Editor’s Note: This is the third post in our three-part series focused on teaching kids to swim with the SwimWays Swim Steps program. The steps include Swim Step 1: Water Introduction, Swim Step 2: Water Exploration, and Swim Step 3: Swim Training. Swim along with us and teach your child the skills of a lifetime!
After introducing your child to the pool, watching them explore the water and gain confidence, the time has finally arrived to start swim training! You may choose to enroll your child in formal swim lessons right away or begin with some exercises at home or use a combination of both methods for a balanced approach.
At this stage, your child will start testing their limits of what they can do, so it’s important to remember to stay within arms reach of your child and remind them that they should never be in the water without an adult who knows how to swim.
Formal Swim Lessons
If you are going the route of formal swim lessons, a great place to start your search for a swim instructor is using the USA Swimming Foundation’s Make a Splash Local Partners. Additional swim lesson providers include the American Red Cross, Boys and Girls Clubs of America, and your local YMCA.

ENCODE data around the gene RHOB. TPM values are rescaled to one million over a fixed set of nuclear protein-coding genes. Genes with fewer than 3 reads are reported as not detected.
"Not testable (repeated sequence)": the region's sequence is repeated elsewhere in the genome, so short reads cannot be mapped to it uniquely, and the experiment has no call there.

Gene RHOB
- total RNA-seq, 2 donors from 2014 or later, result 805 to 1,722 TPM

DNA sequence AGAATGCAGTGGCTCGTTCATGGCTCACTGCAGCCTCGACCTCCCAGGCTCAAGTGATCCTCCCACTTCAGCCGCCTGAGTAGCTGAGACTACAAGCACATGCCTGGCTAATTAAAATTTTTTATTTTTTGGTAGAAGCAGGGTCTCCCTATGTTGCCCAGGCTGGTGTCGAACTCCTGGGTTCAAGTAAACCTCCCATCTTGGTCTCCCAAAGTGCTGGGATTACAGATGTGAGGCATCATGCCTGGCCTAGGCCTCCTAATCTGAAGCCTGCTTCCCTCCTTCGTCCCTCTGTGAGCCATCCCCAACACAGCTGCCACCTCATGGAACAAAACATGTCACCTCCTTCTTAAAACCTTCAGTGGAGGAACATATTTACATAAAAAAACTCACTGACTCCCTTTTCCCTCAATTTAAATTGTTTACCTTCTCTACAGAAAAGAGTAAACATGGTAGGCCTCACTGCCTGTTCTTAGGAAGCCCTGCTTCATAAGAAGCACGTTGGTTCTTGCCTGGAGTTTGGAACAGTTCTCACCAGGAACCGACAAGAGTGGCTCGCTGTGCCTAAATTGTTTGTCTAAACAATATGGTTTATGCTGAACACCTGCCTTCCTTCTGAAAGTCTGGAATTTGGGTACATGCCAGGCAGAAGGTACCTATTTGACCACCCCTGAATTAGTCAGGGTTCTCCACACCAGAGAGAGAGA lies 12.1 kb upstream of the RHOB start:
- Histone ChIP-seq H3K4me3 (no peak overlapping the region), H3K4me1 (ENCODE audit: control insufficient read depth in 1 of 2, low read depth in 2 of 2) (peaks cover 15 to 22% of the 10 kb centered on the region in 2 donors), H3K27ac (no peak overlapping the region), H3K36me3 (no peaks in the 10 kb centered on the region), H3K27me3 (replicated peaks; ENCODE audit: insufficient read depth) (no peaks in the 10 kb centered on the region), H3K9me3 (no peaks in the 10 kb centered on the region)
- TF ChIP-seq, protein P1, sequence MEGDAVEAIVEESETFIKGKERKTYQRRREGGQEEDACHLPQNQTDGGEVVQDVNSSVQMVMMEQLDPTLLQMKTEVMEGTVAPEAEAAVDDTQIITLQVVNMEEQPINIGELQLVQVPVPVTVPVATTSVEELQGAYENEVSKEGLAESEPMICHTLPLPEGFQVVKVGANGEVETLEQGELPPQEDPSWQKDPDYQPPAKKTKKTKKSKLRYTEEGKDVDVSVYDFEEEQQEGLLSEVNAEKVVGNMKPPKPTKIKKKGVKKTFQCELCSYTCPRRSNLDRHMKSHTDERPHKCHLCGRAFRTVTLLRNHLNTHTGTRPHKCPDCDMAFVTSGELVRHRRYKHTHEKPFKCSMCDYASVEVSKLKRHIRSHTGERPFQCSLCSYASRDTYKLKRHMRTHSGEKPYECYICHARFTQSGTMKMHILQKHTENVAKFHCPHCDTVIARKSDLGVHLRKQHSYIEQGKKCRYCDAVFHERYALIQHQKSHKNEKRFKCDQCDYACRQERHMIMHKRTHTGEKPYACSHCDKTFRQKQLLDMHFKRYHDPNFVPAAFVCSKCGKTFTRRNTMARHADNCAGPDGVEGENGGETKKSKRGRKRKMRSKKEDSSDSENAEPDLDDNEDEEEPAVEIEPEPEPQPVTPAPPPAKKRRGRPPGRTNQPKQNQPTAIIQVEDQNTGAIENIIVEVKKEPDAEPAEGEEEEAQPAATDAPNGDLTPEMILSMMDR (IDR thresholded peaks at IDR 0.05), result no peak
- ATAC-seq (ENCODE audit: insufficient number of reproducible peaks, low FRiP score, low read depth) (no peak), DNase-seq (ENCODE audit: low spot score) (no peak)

An experienced swim instructor can be an excellent partner in your child’s learning to swim journey, and group classes can help your child gain confidence along with their peers, particularly for children four and older. (Further Reading: Choosing a Formal Swim Instructor by Mario Vittone)
Swim Training Aids
For teaching kids at home, you may wish to use a flotation aid such as the SwimWays Power Swimr swim vest. (There are differing opinions about the use of flotation aids in swim lessons, so we recommend reading more about this subject before you decide what’s best for your child.)
The SwimWays Power Swimr is a graduated swim trainer that includes 9 removable inner flotation pads inside (5 in the back and 4 in the front.)
As your child gains confidence and skill, remove the pads one at a time to gradually move your child into a proper forward swimming position.
Graduated swim trainers enable your child to learn at his or her own pace. It’s helpful to think of the Power Swimr like training wheels for the pool.
Important note: If you are heading to a community pool or club to practice swimming with your child, check to see if there are any restrictions on flotation aids. Some pools require a Coast Guard-approved device such as our Swim Trainer PFD.
Tips from Our Swimming Expert
Watch this video to see some swim training tips in action!
If your kids are learning to swim this summer, be sure to follow us on Facebook, Instagram, and Twitter and share your experience with us and other parents! Connect with our Swim Steps ambassadors who are also teaching their kids to swim this summer too.